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"For I am about to create new heavens and a new earth; the former things shall not be remembered or come to mind." —Isaiah 65:17, NRSV

Today, Easter Sunday, Christians worldwide gather to celebrate Christ's resurrection. Along with special music and sunrise services, many congregations offer Easter egg hunts for their youngest participants.

In 2014, United Methodist Communications engaged "experts," ages 5 to 10, as well as the Rev. MaryJane Pierce Norton, to talk about the traditions of the Easter egg—from hunting eggs, to coloring them, to the egg as a symbol of new life.

Easter "is not an easy story for adults," Norton acknowledged, "and thus it makes it not an easy story for children. They don't have to have the dramatic aspects of it to appreciate the fact that Jesus died, Jesus was buried, Jesus arose and lives again.

"With so many Easter traditions, we look at [eggs] from the eyes of faith and say, 'Wow! There's something about going to hunt the eggs just as we might go to hunt for Jesus in the tomb.'"

As one of the young interviewees—Cadence, 5—observed, "He wasn't there. It's magic."

According to Norton, "In some of the early church traditions, people brought their eggs to the church to be blessed before they ate them, as the first joyful food of Easter."

Early civilizations used the egg to talk about the forming of the world. "It was adopted by the Christian faith," Norton said, "so that it became a symbol of the new life we receive in Christ."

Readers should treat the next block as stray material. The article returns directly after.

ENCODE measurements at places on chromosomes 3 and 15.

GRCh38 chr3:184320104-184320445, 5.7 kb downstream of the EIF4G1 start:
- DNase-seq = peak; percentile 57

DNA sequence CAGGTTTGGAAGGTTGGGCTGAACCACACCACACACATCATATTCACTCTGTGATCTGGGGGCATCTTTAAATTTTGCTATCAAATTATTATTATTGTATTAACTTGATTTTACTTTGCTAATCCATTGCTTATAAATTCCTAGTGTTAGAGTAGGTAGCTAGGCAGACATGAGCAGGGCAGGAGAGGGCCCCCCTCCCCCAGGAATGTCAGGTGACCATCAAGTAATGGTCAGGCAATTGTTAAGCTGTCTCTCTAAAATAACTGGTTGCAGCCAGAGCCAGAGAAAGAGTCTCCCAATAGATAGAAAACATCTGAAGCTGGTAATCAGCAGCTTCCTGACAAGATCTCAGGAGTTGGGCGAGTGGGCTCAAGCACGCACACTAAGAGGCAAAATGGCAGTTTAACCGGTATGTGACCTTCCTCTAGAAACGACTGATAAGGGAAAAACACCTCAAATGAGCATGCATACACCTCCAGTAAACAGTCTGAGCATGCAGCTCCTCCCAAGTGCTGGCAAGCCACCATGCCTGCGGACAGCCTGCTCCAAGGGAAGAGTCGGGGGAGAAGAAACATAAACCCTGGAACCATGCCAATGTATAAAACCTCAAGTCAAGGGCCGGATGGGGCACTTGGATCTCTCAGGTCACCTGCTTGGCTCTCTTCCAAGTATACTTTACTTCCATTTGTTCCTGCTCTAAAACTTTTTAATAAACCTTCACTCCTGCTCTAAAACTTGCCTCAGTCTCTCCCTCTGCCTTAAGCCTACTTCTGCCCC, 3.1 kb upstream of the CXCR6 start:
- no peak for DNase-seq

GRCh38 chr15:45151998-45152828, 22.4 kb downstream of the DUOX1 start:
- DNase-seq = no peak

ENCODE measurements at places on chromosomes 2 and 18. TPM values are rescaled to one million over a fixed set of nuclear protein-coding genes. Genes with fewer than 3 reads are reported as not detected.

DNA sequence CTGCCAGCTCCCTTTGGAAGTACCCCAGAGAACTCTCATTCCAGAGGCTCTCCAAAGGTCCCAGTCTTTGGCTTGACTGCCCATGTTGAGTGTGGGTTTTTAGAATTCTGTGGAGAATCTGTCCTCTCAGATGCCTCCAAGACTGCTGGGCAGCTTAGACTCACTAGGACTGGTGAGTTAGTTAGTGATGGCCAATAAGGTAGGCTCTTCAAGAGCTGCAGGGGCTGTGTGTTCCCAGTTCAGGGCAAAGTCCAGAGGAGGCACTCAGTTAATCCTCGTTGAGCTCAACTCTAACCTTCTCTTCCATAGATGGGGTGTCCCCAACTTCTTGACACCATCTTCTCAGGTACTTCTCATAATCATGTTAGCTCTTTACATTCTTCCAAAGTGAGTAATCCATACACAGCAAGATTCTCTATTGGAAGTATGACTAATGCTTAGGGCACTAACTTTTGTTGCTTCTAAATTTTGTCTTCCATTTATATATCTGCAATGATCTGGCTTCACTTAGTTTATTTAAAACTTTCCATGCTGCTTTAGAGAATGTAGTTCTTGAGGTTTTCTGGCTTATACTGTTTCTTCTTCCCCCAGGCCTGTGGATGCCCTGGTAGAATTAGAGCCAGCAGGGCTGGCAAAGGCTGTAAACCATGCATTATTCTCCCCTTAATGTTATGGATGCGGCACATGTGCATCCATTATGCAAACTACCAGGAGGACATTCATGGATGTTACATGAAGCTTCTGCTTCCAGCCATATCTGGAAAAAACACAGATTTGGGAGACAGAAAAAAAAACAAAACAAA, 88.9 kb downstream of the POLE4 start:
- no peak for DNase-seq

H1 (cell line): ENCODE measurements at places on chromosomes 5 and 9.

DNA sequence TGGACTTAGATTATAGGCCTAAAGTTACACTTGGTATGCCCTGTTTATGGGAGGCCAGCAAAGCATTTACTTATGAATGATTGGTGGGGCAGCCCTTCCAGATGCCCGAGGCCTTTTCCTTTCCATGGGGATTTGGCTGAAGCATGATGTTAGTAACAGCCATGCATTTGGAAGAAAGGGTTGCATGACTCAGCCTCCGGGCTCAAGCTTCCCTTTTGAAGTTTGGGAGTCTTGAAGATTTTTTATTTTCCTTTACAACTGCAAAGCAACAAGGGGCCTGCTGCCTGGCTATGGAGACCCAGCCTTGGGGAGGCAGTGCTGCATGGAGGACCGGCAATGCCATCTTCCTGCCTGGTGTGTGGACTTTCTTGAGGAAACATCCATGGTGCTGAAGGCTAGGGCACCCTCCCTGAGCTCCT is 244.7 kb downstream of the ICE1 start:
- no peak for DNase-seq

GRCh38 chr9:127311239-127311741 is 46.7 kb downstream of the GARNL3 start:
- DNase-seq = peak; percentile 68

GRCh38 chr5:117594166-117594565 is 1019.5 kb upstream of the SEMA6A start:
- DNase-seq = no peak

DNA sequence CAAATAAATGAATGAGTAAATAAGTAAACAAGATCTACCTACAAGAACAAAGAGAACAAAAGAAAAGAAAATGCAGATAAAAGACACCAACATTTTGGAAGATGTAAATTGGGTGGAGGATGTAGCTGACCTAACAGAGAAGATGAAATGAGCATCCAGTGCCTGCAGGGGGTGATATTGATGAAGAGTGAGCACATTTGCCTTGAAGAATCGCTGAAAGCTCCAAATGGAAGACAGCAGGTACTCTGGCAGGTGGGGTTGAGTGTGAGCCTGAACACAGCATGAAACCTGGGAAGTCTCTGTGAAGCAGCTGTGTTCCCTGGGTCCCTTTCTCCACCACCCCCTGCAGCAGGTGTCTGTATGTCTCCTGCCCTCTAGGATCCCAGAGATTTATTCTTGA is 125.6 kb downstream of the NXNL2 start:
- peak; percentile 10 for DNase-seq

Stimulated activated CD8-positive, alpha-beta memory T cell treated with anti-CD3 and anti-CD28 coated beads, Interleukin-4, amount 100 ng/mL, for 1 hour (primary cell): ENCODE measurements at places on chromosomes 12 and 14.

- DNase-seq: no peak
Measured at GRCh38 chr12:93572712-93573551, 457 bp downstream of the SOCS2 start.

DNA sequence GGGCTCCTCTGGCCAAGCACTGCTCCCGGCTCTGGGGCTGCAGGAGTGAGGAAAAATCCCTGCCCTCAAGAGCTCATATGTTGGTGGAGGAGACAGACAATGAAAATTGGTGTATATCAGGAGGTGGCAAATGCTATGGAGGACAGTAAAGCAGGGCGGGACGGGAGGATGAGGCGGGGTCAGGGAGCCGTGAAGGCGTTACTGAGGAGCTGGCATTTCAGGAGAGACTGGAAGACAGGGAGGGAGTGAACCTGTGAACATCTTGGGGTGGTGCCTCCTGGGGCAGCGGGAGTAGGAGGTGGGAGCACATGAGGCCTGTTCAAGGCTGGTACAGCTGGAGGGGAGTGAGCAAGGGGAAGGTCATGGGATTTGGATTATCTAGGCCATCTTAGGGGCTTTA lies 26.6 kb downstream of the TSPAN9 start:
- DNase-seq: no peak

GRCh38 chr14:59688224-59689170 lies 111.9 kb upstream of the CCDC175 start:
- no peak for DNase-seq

What a reason to rejoice! Christ is risen! Christ is risen, indeed!

—Adapted from "The Importance of the Egg: Children and Easter," United Methodist Communications, 2014

Loving God, the prophet Isaiah envisioned "new heavens and a new earth." Thank you for Jesus, who in his life, death and resurrection, offers us new hope. In your name, we pray. Amen.

From Discipleship Ministries: Easter Sunday — Mighty God of Resurrection Power: You offer us life that overcomes death, light that overcomes darkness, hope that overcomes our deepest despair! What could we possibly offer in return? Our tithes and gifts, yes; but our minds, hearts, and bodies, as well. May our minds be about understanding who you are and who you long for us to be in this world. May our hearts overflow with your love and compassion for the poor, the oppressed, and the forgotten. May our bodies carry us out of the tombs of isolation to engage our neighbors as sisters and brothers. May the "Alleluias!" we offer leave this place with us to bring hope to everyone we meet! In the Risen Christ, we pray. Amen. (John 20:1-18)

What is your favorite Easter memory? Growing up in Iowa, I remember bundling up in a parka and wrapping myself like a burrito for a freezing sunrise service, followed by a toasty-warm breakfast at the church.

Then my family headed home to hunt for Easter baskets, ignoring parental admonitions not to eat all of the candy at once, and donning sparkly, new clothes. Of course, as my black-and-white photos attest, the parka next went over a spring dress, made even fancier by a stiff crinoline slip!

Then back to church we went for a traditional worship service. To this day, Easter isn't Easter without congregational singing of "Christ the Lord Is Risen Today." Special choir music accompanied by trumpets, the Gospel account of the Resurrection and Holy Communion made the service even more meaningful.

Take time to recall your Easter memories. Then give thanks for God's gift of Jesus Christ, who promises new life for all who believe in him.

—Barbara Dunlap-Berg